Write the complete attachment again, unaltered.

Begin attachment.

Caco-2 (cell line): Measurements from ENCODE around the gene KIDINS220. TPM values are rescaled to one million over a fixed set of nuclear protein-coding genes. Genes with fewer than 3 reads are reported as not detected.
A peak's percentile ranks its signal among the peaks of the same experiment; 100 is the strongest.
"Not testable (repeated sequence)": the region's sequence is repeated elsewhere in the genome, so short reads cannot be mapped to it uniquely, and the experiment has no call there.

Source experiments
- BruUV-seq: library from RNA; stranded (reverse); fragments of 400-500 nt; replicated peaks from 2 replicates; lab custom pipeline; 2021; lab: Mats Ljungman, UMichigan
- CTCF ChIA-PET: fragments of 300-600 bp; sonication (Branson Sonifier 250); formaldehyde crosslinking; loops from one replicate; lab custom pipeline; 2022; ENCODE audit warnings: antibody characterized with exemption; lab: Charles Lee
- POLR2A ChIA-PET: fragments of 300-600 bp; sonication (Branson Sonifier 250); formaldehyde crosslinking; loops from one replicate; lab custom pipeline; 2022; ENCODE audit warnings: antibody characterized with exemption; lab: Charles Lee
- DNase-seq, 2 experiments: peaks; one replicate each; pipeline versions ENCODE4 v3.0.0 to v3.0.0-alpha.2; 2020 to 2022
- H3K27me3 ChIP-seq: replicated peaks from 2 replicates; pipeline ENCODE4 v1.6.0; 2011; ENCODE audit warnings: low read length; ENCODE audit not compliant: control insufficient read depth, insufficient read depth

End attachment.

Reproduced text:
Caco-2 (cell line): Measurements from ENCODE around the gene KIDINS220. TPM values are rescaled to one million over a fixed set of nuclear protein-coding genes. Genes with fewer than 3 reads are reported as not detected.
A peak's percentile ranks its signal among the peaks of the same experiment; 100 is the strongest.
"Not testable (repeated sequence)": the region's sequence is repeated elsewhere in the genome, so short reads cannot be mapped to it uniquely, and the experiment has no call there.

Source experiments
- BruUV-seq: library from RNA; stranded (reverse); fragments of 400-500 nt; replicated peaks from 2 replicates; lab custom pipeline; 2021; lab: Mats Ljungman, UMichigan
- CTCF ChIA-PET: fragments of 300-600 bp; sonication (Branson Sonifier 250); formaldehyde crosslinking; loops from one replicate; lab custom pipeline; 2022; ENCODE audit warnings: antibody characterized with exemption; lab: Charles Lee
- POLR2A ChIA-PET: fragments of 300-600 bp; sonication (Branson Sonifier 250); formaldehyde crosslinking; loops from one replicate; lab custom pipeline; 2022; ENCODE audit warnings: antibody characterized with exemption; lab: Charles Lee
- DNase-seq, 2 experiments: peaks; one replicate each; pipeline versions ENCODE4 v3.0.0 to v3.0.0-alpha.2; 2020 to 2022
- H3K27me3 ChIP-seq: replicated peaks from 2 replicates; pipeline ENCODE4 v1.6.0; 2011; ENCODE audit warnings: low read length; ENCODE audit not compliant: control insufficient read depth, insufficient read depth